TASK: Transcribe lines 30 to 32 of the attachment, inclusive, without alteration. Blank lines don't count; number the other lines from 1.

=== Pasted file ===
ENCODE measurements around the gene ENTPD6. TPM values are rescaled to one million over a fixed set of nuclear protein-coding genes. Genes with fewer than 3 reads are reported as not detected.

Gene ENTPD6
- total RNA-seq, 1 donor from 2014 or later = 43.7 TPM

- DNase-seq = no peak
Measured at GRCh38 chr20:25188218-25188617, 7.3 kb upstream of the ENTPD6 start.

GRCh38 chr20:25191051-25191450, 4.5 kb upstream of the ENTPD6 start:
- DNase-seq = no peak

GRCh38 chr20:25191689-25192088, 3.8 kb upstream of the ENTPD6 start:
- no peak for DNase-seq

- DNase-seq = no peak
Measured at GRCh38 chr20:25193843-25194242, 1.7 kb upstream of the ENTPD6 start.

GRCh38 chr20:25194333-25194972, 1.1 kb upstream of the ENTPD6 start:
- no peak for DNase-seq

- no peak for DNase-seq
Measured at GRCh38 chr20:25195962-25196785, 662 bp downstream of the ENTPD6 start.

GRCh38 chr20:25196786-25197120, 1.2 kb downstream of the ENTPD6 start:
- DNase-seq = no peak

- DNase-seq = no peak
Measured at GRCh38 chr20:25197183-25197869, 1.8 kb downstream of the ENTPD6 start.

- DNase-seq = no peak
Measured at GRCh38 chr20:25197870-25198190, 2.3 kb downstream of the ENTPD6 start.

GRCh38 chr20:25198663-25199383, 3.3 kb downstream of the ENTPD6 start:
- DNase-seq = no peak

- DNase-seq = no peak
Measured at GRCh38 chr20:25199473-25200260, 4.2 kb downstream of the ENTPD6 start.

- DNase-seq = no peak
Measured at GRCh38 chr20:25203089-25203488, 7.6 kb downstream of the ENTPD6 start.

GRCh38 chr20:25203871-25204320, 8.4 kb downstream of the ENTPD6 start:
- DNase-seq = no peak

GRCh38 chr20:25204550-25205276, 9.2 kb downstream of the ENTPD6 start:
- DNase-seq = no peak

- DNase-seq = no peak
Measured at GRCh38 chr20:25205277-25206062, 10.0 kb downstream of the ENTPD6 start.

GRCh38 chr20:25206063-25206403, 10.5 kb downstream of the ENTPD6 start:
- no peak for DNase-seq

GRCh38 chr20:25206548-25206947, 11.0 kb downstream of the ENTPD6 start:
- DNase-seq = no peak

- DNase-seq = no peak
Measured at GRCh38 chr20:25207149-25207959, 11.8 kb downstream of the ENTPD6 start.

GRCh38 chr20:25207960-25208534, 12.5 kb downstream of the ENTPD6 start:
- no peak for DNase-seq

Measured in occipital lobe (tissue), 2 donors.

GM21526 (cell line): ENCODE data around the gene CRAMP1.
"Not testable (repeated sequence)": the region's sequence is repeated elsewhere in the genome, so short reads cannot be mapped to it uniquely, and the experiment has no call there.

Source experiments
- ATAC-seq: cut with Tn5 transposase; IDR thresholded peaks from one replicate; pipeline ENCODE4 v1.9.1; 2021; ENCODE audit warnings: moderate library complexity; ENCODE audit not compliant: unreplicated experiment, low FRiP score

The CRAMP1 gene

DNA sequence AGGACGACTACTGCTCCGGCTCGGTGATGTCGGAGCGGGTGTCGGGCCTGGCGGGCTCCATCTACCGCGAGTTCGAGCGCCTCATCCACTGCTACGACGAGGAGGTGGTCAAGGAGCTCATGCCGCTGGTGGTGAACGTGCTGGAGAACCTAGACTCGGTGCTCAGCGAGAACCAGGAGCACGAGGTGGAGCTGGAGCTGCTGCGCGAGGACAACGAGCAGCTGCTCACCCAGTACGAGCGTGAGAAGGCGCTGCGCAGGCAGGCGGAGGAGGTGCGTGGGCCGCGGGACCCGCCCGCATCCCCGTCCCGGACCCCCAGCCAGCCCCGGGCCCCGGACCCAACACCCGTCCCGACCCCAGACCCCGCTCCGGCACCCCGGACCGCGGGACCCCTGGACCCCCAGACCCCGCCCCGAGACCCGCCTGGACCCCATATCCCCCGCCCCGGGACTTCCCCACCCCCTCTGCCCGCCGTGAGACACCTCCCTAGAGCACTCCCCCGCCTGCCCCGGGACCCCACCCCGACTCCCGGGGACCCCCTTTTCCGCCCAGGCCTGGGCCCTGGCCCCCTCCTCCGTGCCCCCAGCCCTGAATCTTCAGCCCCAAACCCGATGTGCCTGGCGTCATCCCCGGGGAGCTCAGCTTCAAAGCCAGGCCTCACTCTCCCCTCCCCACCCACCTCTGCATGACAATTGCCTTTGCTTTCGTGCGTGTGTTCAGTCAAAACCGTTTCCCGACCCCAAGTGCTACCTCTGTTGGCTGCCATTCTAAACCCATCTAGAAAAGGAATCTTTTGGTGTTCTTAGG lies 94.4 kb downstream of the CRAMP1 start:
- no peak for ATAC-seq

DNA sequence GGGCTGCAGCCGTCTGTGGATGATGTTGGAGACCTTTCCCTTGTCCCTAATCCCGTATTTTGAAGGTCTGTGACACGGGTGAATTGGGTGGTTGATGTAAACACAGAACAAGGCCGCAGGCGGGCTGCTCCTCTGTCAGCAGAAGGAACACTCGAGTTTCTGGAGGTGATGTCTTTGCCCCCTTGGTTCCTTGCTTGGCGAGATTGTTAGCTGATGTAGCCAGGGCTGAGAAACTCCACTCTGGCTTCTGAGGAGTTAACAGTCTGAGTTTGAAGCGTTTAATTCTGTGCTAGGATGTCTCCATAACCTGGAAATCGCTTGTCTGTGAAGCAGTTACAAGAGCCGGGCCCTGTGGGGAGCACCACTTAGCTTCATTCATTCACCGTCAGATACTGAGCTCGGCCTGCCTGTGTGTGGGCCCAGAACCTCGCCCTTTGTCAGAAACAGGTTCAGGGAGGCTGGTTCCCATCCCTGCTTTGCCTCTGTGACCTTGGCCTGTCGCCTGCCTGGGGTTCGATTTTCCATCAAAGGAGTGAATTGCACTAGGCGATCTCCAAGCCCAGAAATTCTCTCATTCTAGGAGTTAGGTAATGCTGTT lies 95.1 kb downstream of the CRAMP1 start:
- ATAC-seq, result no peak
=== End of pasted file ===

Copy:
GRCh38 chr20:25204550-25205276, 9.2 kb downstream of the ENTPD6 start:
- DNase-seq = no peak

- DNase-seq = no peak